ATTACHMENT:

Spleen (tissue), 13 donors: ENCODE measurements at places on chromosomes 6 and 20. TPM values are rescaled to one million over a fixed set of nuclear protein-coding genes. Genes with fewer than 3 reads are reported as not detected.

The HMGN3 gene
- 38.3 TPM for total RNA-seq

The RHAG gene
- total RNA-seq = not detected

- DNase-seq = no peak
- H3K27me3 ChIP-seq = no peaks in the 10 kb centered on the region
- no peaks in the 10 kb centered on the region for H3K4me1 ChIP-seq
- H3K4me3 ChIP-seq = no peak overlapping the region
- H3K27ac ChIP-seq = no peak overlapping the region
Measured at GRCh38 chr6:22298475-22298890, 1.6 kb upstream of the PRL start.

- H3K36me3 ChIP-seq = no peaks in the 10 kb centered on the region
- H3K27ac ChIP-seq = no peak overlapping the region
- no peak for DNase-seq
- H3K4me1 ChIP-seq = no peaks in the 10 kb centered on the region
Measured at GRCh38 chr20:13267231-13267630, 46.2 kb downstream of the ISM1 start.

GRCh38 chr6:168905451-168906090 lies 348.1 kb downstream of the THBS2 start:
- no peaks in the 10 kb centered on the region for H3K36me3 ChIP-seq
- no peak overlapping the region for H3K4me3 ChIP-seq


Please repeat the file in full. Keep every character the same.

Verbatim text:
Spleen (tissue), 13 donors: ENCODE measurements at places on chromosomes 6 and 20. TPM values are rescaled to one million over a fixed set of nuclear protein-coding genes. Genes with fewer than 3 reads are reported as not detected.

The HMGN3 gene
- 38.3 TPM for total RNA-seq

The RHAG gene
- total RNA-seq = not detected

- DNase-seq = no peak
- H3K27me3 ChIP-seq = no peaks in the 10 kb centered on the region
- no peaks in the 10 kb centered on the region for H3K4me1 ChIP-seq
- H3K4me3 ChIP-seq = no peak overlapping the region
- H3K27ac ChIP-seq = no peak overlapping the region
Measured at GRCh38 chr6:22298475-22298890, 1.6 kb upstream of the PRL start.

- H3K36me3 ChIP-seq = no peaks in the 10 kb centered on the region
- H3K27ac ChIP-seq = no peak overlapping the region
- no peak for DNase-seq
- H3K4me1 ChIP-seq = no peaks in the 10 kb centered on the region
Measured at GRCh38 chr20:13267231-13267630, 46.2 kb downstream of the ISM1 start.

GRCh38 chr6:168905451-168906090 lies 348.1 kb downstream of the THBS2 start:
- no peaks in the 10 kb centered on the region for H3K36me3 ChIP-seq
- no peak overlapping the region for H3K4me3 ChIP-seq